Square, Inc. officially launched its own bank earlier this month. This news comes after a regulatory approval process with the FDIC and Utah Department of Financial Institutions that took several years. The new entity, Square Financial Services based in Salt Lake City, will focus initially on offering business loan and deposit products to its customers that already use Square for their payment processing services. Any new products will add to the business loans Square Capital already offers which were issued in connection to a partner bank.
The plan to bring banking in-house will allow Square to broaden the offerings to its customer base as well as be more agile and flexible with operations.
The company does not expect this to impact the financials much this year. They will limit their balance sheet exposure by selling loans to third-party investors.
This move will also differentiate them from other competitors in the merchant services and business lending spaces as it is not common for fintech companies to obtain bank charters.
The competition in the segment of the industry in which Square Capital competes, now with its bank Square Financial Services, will intensify. This move should not be underestimated by anyone including even traditional banks. Square will likely keep scaling and add to their maximum lending amounts. Since the FDIC approval for this bank happened about a year ago, I am sure most competitors have been strategically planning and have taken some actions already.
Although I believe it’s still an industry in between the growth and shakeout phase, this development will move the industry definitively into the shakeout phase. Companies like Paypal, Enova-who recently acquired OnDeck, and Bluevine are all industry leaders with considerable stakes that have also expanded products to stay ahead of the curve. Bluevine for example launched its own business checking accounts.
Smaller companies will be forced to make tough decisions. There have been several mergers, acquisitions, and lenders closing over the past year, some of this due to the pandemic. I expect that to continue as these lenders fight for market share and create strategies that they can keep pace with Square or move ahead.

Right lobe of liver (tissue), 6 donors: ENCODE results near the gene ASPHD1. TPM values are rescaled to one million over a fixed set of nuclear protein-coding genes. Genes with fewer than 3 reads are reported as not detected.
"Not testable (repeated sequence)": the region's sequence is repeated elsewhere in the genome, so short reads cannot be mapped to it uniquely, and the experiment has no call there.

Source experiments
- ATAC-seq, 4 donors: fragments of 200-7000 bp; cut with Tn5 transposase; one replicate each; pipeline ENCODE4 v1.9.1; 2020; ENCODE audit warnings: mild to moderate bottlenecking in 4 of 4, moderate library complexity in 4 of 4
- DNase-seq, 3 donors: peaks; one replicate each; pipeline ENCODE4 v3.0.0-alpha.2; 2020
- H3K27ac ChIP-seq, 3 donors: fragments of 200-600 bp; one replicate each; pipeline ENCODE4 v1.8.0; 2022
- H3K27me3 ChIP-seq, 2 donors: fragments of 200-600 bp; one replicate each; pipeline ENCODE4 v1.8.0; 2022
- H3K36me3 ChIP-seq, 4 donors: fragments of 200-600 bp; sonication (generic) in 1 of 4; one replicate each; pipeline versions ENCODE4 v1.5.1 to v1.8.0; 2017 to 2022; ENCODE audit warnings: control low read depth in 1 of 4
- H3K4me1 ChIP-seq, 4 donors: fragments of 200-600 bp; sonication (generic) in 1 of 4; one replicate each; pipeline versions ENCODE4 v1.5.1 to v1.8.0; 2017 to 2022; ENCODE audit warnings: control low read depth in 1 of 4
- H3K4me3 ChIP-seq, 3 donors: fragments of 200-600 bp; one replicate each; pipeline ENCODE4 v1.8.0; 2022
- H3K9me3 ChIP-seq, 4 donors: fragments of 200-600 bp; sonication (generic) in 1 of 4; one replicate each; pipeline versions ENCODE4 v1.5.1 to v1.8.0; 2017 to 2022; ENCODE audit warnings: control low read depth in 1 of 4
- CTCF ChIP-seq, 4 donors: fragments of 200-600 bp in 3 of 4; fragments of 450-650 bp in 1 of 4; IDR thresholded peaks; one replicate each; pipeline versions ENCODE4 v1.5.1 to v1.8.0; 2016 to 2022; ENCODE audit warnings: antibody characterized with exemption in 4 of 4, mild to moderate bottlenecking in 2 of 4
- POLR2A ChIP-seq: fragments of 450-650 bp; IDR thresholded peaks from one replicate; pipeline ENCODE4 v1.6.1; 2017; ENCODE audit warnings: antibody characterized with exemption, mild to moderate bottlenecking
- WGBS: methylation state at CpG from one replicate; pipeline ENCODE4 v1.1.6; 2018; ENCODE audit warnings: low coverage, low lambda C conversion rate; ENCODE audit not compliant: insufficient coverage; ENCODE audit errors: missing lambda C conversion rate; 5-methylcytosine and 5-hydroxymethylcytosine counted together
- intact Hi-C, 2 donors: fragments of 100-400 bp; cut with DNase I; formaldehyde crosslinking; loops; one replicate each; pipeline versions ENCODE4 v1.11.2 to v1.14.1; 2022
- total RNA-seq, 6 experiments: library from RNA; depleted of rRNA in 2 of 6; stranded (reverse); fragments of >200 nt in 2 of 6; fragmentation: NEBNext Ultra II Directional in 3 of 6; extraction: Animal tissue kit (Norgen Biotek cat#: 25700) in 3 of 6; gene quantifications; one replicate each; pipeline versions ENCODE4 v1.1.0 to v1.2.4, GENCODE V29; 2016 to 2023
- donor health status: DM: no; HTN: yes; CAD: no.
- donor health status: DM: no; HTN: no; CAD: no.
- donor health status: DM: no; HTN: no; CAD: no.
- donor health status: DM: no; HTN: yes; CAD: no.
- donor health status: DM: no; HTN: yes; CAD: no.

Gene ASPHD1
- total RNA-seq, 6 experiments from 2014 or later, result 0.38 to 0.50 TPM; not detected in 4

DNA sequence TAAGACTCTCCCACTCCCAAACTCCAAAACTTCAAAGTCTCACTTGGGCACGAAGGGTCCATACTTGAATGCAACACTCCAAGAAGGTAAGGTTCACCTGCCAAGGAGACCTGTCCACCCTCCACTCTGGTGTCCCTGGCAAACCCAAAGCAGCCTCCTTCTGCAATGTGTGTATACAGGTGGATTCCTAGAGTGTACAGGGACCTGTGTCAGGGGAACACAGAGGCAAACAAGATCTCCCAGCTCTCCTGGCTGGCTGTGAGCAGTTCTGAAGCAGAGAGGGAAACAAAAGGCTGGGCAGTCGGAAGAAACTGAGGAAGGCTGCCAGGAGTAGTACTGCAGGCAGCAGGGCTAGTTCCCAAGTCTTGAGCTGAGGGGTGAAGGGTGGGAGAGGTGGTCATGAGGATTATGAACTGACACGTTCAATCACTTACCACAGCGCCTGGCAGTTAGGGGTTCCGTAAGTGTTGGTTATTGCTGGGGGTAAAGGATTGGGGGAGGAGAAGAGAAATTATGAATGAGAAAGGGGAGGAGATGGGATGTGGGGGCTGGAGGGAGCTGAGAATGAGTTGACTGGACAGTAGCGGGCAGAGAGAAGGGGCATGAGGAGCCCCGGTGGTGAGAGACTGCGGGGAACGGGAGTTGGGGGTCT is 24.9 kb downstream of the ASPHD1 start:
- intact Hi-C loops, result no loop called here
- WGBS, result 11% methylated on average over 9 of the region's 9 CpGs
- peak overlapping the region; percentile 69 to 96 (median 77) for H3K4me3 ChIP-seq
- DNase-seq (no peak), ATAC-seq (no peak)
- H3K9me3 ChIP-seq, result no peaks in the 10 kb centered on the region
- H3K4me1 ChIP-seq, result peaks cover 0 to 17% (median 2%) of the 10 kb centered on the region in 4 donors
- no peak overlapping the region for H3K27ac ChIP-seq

The main competitive advantage for many alternative financial institutions is data. Square gains more of this internal resource from a client that uses its Square processing systems which then is used to offer loans to those businesses. The more data they obtain, the better the pricing on the loan because of less risk. For the competitors that don’t have this processing data, they have to use other means of obtaining data in their underwriting models that may be slower and have more friction. For example, having to receive PDF bank statements or customers linking their bank account using a third-party company to verify transactions via software integration. Even then, they don't control the accounts money is flowing through.
By becoming a bank Square will add to the data sources as they will have a more complete banking ecosystem for merchants. This will help the merchant in better user experience and opportunities while also possibly increasing market share for Square as competing firms fail to acquire enough customers, cannot compete with the products or the cost of funds Square can offer.
The competitors who are smaller, have a higher cost of capital and thus compete at higher price points for loans, or other alternative lending products like merchant cash advances, may not for the foreseeable future be able to compete with Square. They will concentrate their efforts on those merchants that aren’t in the Square ecosystem, or won’t qualify for Square or similar technologically advanced lenders. Whatever their intended strategy formulated previously may need to be adjusted. They will need to improve efficiency and technology to stay competitive in their pricing segment and ultimately survive long term.